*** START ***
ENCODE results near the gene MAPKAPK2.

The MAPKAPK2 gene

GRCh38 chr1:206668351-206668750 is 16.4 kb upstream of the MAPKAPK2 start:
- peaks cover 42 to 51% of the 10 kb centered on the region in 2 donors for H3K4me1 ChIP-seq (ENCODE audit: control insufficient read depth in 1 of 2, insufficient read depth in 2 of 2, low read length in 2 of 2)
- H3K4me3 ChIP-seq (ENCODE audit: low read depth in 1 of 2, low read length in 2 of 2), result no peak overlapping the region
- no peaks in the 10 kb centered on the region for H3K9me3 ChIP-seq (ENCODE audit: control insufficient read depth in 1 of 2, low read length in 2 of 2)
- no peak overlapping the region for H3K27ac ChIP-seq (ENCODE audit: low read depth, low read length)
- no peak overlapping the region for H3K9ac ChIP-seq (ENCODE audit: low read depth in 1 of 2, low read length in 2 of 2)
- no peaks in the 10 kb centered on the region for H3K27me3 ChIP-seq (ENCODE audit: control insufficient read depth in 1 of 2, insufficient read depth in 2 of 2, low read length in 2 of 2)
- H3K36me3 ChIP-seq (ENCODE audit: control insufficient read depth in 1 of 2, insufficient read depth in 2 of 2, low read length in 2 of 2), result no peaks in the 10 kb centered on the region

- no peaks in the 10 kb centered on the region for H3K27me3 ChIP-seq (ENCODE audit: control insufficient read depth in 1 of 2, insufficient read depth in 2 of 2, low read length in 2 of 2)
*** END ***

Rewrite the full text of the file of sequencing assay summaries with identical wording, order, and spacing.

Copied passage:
ENCODE results near the gene MAPKAPK2.

The MAPKAPK2 gene

GRCh38 chr1:206668351-206668750 is 16.4 kb upstream of the MAPKAPK2 start:
- peaks cover 42 to 51% of the 10 kb centered on the region in 2 donors for H3K4me1 ChIP-seq (ENCODE audit: control insufficient read depth in 1 of 2, insufficient read depth in 2 of 2, low read length in 2 of 2)
- H3K4me3 ChIP-seq (ENCODE audit: low read depth in 1 of 2, low read length in 2 of 2), result no peak overlapping the region
- no peaks in the 10 kb centered on the region for H3K9me3 ChIP-seq (ENCODE audit: control insufficient read depth in 1 of 2, low read length in 2 of 2)
- no peak overlapping the region for H3K27ac ChIP-seq (ENCODE audit: low read depth, low read length)
- no peak overlapping the region for H3K9ac ChIP-seq (ENCODE audit: low read depth in 1 of 2, low read length in 2 of 2)
- no peaks in the 10 kb centered on the region for H3K27me3 ChIP-seq (ENCODE audit: control insufficient read depth in 1 of 2, insufficient read depth in 2 of 2, low read length in 2 of 2)
- H3K36me3 ChIP-seq (ENCODE audit: control insufficient read depth in 1 of 2, insufficient read depth in 2 of 2, low read length in 2 of 2), result no peaks in the 10 kb centered on the region

- no peaks in the 10 kb centered on the region for H3K27me3 ChIP-seq (ENCODE audit: control insufficient read depth in 1 of 2, insufficient read depth in 2 of 2, low read length in 2 of 2)